\({\text{MU}}\), of the rate of interest,
\(i\), outlined in the new theory.
^{10} This relates to the unsystematic, specific (or idiosyncratic) risk of the individual borrowers, firms or industries in which they operate.
Moreover, this implies the remaining cluster,
\(\left( {1  W} \right)\), is the market group of loans within the assortment of assets, representing the pure, normal market risk, which depends on the equilibrium states of the macroeconomy and cannot be diversified away unlike specific risk. They represent the hedge borrowers within the economy. It should be noted, however, in abnormal times like the current Great Recession following the events of 2007/2008, the market rate of interest changes its form on account of the mutable market risk within the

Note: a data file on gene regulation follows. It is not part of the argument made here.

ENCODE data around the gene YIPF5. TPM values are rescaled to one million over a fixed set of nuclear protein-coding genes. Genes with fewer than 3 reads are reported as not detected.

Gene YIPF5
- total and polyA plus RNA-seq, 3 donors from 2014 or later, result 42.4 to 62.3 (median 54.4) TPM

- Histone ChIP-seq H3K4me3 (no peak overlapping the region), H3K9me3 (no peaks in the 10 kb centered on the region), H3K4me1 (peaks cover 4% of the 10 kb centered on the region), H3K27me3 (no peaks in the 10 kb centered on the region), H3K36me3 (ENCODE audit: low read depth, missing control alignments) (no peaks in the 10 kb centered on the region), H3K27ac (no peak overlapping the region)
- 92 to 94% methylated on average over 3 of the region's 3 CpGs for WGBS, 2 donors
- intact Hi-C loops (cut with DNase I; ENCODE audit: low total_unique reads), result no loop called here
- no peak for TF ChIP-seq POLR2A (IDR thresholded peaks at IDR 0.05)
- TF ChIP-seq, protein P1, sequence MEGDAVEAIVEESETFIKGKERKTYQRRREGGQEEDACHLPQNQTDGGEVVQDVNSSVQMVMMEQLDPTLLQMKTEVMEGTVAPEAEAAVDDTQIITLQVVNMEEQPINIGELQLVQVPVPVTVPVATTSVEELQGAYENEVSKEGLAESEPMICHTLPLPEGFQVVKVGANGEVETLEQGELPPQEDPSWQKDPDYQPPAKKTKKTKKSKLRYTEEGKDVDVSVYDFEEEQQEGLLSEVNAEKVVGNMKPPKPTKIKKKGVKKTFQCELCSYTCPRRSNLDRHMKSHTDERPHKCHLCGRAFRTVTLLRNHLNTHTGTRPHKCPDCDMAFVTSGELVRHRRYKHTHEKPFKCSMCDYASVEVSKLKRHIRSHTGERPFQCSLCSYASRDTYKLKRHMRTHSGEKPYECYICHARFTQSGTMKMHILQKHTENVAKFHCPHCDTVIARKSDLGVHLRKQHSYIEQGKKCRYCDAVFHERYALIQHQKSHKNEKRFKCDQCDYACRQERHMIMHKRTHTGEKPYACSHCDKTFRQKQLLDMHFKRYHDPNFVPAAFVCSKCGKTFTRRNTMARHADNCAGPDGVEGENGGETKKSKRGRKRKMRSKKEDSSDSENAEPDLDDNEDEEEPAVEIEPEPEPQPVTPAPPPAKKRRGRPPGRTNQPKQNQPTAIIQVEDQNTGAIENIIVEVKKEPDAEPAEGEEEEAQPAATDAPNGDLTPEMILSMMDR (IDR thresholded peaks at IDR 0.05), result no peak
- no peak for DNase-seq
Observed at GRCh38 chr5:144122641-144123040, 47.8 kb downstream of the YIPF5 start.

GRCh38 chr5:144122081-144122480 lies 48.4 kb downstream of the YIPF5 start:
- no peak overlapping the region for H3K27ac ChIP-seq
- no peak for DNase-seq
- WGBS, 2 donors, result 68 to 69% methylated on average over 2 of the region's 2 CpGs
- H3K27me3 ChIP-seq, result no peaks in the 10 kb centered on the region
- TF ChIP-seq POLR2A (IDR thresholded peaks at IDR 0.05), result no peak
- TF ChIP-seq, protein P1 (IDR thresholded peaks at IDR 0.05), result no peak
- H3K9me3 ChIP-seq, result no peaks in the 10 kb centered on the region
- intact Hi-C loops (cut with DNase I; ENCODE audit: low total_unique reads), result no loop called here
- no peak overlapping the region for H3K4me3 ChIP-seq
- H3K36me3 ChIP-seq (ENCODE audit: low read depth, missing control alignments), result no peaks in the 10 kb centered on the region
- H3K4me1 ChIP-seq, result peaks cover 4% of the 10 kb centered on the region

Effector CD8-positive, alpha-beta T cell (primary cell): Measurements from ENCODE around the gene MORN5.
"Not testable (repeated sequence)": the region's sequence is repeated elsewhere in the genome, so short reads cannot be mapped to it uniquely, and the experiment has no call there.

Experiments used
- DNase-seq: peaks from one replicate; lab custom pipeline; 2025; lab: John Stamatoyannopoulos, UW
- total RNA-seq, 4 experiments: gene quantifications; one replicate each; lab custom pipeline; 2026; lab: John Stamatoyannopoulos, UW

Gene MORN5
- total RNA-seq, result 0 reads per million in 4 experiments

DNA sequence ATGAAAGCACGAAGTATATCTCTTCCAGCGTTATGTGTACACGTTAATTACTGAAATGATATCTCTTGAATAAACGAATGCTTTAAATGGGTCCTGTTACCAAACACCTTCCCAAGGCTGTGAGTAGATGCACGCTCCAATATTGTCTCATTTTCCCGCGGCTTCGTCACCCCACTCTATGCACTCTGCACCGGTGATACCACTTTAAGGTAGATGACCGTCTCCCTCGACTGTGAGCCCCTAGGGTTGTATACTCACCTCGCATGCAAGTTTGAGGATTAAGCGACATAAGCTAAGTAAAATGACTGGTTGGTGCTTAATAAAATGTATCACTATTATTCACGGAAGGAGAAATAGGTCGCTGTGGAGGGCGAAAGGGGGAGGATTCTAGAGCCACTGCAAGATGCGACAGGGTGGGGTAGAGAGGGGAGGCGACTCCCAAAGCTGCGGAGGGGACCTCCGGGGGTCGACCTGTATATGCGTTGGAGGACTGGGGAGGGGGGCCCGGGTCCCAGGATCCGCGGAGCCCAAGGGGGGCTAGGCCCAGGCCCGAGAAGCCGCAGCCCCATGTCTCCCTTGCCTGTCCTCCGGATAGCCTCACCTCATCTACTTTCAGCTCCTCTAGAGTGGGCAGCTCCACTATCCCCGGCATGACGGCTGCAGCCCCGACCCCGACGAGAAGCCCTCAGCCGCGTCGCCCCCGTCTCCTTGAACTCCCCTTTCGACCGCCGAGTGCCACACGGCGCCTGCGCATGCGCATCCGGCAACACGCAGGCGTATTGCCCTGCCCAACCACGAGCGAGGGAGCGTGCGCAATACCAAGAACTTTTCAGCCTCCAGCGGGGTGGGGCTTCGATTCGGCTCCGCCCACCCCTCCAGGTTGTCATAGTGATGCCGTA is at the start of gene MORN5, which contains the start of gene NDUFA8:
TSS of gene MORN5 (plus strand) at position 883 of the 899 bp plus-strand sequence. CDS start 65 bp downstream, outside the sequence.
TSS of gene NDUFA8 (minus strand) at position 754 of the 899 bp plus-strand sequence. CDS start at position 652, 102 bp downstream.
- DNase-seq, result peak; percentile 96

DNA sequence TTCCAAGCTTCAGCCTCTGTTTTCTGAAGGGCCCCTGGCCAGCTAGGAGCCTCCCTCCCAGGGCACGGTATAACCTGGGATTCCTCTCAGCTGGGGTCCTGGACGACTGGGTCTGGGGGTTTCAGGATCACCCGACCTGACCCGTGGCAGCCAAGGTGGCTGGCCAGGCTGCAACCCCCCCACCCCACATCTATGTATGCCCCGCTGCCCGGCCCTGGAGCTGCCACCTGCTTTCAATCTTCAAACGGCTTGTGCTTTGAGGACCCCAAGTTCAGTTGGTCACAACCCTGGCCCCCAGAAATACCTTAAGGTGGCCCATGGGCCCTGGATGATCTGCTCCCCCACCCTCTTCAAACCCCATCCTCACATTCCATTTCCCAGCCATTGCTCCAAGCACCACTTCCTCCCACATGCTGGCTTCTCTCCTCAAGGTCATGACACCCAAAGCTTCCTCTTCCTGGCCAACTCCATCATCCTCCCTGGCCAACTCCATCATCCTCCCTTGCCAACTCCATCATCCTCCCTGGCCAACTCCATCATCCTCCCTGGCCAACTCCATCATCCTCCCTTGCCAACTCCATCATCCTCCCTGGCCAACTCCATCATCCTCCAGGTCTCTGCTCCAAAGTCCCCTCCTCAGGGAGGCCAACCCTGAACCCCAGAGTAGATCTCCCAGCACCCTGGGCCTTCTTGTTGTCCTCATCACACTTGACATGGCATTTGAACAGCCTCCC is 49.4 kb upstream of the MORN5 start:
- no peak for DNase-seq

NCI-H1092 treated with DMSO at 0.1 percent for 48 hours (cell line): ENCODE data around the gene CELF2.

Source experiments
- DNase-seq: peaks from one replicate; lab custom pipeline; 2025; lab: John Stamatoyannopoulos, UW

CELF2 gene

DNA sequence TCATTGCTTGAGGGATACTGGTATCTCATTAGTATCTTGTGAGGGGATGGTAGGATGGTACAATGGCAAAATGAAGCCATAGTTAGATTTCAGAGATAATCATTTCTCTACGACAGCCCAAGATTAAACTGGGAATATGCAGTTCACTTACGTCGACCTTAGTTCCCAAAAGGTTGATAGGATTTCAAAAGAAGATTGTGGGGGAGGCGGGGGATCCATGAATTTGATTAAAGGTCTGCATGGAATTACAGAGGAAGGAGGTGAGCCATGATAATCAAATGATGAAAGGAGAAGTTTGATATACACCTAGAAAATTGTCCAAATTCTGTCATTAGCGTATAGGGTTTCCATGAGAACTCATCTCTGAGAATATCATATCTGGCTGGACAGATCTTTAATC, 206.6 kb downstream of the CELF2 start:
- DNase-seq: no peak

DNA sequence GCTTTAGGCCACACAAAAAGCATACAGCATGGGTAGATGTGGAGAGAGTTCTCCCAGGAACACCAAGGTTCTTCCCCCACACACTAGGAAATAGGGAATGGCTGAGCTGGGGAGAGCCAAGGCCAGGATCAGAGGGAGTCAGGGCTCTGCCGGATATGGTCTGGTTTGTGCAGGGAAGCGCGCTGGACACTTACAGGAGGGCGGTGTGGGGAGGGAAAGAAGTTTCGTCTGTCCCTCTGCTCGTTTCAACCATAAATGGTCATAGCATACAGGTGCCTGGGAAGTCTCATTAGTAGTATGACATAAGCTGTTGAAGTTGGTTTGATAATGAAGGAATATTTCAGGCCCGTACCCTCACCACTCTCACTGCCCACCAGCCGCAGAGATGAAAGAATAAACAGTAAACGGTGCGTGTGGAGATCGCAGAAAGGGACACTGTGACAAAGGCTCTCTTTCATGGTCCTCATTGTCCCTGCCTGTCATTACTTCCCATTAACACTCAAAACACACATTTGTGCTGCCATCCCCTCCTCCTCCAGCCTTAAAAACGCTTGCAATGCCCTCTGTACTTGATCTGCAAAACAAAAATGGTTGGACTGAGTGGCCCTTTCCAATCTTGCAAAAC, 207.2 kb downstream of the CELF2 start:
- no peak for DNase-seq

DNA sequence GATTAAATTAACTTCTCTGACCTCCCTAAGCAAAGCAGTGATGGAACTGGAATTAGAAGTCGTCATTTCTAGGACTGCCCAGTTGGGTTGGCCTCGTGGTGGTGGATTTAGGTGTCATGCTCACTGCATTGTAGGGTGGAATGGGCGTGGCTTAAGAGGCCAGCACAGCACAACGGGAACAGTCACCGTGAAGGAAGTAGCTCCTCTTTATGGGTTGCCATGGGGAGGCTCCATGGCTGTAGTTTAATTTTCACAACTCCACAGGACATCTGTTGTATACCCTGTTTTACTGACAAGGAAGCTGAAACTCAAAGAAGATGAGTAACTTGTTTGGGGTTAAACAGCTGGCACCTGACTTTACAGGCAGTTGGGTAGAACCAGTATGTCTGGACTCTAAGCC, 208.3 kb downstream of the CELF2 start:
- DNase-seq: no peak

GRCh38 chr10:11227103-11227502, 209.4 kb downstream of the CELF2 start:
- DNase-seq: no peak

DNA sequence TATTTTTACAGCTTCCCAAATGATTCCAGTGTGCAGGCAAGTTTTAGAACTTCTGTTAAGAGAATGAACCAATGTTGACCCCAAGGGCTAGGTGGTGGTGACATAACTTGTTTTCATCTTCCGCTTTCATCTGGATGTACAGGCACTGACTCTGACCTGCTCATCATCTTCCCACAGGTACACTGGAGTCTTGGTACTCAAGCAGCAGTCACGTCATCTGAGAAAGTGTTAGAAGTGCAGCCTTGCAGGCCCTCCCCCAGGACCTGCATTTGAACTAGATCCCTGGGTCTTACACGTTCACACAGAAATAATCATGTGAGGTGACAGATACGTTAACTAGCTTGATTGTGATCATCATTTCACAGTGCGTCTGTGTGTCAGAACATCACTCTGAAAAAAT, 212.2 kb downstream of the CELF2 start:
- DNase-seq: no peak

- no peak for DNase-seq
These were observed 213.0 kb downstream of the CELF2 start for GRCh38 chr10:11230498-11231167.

\({\text{MU}}\), the socalled systematic component is altering to reflect the growing insecurity and indecision. In fact, whilst the monetary authorities are reducing the bank rate within the market to stimulate growth and increase the level of confidence, as in the 2007/2008 downturn, the commercial banks are raising market rates on loans as well as restricting the growth of the money supply, reflecting the heightened uncertainty and higher pure market risk within the macroeconomy. This is because of the deteriorating state of the macroeconomy, leading to more likelihood of borrowers defaulting on loans.
Moreover, the combination of the two determinants, the systematic and the unsystematic risk, determines the expected, mean rate of return on a portfolio of loans,